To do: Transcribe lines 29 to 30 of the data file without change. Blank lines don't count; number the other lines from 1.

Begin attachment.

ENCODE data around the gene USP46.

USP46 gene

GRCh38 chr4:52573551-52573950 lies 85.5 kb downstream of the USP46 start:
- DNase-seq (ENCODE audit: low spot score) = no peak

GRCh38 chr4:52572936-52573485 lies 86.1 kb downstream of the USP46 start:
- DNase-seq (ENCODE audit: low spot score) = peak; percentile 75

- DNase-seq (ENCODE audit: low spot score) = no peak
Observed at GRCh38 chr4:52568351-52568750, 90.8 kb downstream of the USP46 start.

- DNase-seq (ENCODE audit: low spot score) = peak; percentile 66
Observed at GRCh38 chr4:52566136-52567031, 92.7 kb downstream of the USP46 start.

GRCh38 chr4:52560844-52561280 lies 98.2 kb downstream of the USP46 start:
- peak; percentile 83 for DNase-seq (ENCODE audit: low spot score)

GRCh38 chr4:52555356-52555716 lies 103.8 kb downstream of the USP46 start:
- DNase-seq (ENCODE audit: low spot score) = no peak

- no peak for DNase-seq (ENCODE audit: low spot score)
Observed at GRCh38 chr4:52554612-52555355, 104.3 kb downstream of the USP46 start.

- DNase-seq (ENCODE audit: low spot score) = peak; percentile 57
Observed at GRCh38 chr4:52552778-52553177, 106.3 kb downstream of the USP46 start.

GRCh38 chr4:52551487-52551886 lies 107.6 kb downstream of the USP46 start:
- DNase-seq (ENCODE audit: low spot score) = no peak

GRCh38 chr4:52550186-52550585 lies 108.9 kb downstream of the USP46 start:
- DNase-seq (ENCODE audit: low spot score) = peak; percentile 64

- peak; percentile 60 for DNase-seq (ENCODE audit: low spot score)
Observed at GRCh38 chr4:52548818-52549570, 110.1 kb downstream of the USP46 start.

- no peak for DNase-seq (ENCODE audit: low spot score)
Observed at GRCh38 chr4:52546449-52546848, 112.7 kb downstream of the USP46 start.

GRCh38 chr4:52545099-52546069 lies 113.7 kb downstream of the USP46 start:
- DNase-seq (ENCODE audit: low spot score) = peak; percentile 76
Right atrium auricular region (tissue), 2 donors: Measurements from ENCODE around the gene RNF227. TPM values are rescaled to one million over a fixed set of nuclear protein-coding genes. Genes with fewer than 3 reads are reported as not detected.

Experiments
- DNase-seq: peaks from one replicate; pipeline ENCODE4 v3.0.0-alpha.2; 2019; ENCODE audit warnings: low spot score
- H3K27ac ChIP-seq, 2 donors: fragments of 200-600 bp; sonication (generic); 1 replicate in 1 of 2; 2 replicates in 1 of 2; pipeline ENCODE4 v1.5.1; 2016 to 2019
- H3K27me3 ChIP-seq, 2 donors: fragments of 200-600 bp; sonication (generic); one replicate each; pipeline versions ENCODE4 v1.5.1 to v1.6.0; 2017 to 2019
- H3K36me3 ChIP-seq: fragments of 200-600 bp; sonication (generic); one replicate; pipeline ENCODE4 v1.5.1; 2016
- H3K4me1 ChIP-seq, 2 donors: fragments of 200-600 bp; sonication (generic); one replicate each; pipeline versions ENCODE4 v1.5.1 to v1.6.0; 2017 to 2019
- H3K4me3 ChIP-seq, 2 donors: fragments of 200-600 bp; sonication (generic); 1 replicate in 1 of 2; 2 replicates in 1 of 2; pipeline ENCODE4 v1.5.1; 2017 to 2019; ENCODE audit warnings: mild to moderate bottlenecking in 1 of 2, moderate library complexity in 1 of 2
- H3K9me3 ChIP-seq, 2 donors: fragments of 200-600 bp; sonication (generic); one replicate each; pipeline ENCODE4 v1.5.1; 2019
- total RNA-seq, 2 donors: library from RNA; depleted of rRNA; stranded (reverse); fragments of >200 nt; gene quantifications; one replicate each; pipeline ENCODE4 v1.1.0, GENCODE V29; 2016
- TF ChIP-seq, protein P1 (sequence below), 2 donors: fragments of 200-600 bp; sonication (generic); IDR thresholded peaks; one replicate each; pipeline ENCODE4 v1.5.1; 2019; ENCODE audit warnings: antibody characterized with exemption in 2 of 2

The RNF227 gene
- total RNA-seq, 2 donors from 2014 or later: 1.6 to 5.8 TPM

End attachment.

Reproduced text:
Right atrium auricular region (tissue), 2 donors: Measurements from ENCODE around the gene RNF227. TPM values are rescaled to one million over a fixed set of nuclear protein-coding genes. Genes with fewer than 3 reads are reported as not detected.

Experiments